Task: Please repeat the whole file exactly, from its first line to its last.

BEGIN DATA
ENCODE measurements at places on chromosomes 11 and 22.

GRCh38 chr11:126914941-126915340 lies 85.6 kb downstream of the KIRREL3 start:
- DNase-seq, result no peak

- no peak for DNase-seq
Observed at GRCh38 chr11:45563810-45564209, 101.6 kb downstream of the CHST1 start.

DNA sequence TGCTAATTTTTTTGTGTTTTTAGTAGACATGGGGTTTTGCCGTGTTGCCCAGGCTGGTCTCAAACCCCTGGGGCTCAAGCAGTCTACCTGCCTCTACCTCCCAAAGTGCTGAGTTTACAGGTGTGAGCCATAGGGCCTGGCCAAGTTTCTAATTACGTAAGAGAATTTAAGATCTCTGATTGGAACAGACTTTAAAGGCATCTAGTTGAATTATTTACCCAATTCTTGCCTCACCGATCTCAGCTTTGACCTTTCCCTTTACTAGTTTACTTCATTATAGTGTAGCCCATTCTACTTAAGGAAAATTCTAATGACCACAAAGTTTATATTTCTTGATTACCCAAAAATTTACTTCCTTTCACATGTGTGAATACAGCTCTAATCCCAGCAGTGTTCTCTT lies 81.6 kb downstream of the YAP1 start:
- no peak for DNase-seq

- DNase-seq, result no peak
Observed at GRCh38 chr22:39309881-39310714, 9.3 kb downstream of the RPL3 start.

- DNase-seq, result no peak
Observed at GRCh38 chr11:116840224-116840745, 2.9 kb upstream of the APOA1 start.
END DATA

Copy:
ENCODE measurements at places on chromosomes 11 and 22.

GRCh38 chr11:126914941-126915340 lies 85.6 kb downstream of the KIRREL3 start:
- DNase-seq, result no peak

- no peak for DNase-seq
Observed at GRCh38 chr11:45563810-45564209, 101.6 kb downstream of the CHST1 start.

DNA sequence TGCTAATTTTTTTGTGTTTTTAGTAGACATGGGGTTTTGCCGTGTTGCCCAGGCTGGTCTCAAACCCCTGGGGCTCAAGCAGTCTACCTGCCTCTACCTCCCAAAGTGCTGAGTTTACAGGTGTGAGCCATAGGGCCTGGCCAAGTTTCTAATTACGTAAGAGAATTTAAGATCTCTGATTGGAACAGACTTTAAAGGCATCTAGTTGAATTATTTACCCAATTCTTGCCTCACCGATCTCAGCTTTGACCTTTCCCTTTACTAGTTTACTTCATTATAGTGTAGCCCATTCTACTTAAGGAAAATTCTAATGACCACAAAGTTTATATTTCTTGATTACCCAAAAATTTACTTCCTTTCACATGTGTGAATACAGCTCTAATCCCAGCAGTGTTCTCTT lies 81.6 kb downstream of the YAP1 start:
- no peak for DNase-seq

- DNase-seq, result no peak
Observed at GRCh38 chr22:39309881-39310714, 9.3 kb downstream of the RPL3 start.

- DNase-seq, result no peak
Observed at GRCh38 chr11:116840224-116840745, 2.9 kb upstream of the APOA1 start.